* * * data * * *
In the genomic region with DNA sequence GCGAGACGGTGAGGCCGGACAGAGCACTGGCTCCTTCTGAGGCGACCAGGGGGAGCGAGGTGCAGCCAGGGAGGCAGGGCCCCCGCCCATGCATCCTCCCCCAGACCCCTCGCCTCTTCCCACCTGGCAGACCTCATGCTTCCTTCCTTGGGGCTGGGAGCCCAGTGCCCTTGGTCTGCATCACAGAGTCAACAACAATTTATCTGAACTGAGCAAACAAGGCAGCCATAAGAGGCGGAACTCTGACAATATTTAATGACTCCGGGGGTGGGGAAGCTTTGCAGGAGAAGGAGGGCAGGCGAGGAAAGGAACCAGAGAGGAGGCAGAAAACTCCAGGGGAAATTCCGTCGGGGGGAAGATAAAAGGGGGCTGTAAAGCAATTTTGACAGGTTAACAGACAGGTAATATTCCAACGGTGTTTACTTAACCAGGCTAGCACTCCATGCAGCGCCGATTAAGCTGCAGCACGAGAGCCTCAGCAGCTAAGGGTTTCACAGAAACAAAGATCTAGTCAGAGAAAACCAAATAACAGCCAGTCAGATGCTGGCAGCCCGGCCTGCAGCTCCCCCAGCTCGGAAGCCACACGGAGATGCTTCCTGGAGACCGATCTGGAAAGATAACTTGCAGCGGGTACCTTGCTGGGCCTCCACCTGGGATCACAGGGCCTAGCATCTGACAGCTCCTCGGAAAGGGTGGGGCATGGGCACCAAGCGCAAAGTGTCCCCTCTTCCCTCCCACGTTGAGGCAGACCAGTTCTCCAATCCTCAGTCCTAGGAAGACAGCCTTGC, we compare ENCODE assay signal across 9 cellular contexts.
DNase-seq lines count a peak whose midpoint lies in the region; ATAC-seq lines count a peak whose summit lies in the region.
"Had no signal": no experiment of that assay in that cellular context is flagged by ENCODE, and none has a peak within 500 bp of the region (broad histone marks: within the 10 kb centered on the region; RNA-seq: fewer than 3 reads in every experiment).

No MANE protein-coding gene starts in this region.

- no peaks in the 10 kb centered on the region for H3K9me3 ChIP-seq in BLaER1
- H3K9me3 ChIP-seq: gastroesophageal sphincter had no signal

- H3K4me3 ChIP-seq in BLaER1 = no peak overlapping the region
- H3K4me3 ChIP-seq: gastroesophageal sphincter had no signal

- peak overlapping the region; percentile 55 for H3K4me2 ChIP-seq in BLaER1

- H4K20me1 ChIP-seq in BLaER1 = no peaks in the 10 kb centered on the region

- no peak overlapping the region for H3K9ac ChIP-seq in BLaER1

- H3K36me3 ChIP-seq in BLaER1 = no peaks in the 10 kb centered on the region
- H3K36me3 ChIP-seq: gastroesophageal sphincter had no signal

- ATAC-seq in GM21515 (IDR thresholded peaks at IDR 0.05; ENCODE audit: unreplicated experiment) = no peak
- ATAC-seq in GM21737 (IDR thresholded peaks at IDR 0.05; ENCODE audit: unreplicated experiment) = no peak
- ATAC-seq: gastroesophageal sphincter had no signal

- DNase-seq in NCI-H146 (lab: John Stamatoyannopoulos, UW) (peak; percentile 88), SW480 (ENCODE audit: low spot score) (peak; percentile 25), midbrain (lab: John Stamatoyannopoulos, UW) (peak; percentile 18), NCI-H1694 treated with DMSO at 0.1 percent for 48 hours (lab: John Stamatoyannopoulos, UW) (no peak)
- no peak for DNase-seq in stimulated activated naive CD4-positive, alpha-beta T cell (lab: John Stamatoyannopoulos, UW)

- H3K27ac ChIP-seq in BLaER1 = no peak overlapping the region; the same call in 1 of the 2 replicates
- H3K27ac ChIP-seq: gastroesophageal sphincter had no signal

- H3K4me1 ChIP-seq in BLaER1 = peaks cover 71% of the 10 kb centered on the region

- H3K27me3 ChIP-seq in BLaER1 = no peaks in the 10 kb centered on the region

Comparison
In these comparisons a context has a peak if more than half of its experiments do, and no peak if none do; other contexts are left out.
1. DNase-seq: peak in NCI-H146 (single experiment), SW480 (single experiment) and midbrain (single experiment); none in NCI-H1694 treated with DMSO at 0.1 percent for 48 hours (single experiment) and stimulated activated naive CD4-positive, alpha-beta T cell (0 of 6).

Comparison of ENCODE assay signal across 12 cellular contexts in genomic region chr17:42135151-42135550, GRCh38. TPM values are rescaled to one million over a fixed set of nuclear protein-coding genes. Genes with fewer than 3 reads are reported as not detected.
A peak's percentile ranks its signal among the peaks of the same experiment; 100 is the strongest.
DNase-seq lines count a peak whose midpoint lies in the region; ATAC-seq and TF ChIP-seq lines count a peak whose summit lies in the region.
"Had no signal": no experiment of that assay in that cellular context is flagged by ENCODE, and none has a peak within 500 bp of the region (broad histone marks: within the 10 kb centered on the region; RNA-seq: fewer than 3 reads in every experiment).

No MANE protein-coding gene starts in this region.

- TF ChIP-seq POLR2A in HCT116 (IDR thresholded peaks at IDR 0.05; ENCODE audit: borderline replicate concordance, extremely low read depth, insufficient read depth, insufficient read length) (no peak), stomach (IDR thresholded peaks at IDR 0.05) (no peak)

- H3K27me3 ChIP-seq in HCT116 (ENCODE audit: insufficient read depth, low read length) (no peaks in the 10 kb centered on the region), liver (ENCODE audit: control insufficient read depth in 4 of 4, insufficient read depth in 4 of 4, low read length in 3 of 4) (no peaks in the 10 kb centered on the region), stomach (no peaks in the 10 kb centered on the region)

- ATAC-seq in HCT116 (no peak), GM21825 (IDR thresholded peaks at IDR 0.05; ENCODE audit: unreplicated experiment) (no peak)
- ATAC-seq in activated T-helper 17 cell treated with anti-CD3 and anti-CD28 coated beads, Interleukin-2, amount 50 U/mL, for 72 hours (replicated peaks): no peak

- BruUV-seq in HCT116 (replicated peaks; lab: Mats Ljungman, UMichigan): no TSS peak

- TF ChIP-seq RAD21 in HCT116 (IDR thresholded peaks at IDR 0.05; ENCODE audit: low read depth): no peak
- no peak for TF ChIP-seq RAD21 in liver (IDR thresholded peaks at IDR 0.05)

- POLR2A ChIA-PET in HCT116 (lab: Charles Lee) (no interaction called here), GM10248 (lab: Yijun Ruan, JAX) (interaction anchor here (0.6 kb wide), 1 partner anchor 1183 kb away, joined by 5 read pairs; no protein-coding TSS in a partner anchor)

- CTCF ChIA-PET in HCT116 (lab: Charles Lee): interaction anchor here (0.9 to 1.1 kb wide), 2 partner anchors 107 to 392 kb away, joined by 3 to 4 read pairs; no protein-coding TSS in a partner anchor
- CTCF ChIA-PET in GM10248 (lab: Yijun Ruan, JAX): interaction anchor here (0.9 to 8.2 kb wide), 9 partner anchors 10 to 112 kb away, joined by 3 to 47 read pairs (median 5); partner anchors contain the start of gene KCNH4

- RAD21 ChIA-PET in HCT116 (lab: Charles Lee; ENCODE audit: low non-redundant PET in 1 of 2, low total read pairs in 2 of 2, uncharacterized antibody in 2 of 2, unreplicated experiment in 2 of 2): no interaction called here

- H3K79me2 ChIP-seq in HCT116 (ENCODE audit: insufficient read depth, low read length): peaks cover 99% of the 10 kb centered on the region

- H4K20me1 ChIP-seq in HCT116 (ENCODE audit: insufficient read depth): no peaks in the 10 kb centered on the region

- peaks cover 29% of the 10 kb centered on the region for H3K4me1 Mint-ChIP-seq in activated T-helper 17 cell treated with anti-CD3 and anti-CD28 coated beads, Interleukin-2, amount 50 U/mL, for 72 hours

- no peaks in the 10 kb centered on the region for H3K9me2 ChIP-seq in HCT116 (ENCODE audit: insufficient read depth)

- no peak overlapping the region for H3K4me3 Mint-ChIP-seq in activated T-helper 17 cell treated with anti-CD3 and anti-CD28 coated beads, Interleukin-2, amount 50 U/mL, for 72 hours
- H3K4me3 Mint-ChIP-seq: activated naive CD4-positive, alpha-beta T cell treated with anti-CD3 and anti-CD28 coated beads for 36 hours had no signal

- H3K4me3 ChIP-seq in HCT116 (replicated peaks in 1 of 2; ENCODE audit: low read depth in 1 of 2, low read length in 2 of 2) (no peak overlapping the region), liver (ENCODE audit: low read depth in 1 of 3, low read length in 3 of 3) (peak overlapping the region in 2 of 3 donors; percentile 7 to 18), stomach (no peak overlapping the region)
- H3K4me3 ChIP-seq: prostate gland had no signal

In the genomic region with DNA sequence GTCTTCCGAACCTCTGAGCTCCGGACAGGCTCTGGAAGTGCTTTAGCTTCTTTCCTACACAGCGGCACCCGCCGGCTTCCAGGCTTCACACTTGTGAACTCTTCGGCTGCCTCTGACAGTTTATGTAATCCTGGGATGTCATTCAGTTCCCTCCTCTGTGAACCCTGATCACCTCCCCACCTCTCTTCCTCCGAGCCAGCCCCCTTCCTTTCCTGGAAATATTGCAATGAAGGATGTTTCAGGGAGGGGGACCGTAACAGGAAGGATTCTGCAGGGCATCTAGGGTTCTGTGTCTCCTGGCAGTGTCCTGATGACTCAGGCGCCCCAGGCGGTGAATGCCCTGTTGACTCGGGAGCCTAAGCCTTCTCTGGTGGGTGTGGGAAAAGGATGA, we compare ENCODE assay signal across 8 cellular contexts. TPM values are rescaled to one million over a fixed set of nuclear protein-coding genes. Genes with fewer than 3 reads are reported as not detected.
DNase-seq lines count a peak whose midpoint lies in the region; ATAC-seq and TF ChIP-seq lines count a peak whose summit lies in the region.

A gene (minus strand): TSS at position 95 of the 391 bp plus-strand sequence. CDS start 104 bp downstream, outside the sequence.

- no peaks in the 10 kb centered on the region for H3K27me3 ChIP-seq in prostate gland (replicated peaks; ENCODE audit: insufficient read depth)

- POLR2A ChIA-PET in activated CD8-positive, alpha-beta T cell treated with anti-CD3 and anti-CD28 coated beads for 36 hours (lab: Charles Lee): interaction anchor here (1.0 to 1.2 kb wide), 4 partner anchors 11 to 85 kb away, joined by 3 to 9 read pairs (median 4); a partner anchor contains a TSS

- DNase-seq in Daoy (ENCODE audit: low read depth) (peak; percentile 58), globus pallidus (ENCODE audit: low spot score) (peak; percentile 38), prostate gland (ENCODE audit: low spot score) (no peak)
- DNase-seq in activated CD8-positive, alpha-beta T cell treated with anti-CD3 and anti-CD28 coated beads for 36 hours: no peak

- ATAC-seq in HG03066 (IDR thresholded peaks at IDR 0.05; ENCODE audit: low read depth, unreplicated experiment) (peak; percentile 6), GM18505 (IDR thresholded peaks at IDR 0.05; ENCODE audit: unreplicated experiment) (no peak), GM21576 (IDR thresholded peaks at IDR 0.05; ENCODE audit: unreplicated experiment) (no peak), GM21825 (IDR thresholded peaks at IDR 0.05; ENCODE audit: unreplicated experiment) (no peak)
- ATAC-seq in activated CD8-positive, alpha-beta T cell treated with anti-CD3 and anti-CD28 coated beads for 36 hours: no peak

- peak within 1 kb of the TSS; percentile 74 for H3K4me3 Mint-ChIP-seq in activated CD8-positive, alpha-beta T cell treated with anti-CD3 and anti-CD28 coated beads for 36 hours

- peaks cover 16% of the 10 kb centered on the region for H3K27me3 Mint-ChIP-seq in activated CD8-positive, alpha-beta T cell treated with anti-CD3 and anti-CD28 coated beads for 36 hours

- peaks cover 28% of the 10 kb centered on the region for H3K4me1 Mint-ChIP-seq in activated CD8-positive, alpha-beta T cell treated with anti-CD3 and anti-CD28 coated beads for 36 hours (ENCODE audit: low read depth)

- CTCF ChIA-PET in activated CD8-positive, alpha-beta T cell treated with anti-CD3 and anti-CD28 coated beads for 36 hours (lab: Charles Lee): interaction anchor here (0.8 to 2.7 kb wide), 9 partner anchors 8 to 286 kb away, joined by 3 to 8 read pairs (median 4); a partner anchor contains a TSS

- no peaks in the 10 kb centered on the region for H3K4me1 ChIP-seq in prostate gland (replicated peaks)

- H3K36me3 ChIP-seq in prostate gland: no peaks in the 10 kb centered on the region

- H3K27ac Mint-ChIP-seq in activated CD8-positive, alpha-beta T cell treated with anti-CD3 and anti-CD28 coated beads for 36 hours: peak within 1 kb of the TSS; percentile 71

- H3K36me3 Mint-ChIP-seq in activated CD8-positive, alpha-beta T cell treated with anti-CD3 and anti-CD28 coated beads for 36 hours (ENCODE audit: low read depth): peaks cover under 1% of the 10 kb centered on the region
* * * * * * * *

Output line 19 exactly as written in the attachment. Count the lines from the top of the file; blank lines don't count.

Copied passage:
- H3K27ac ChIP-seq in BLaER1 = no peak overlapping the region; the same call in 1 of the 2 replicates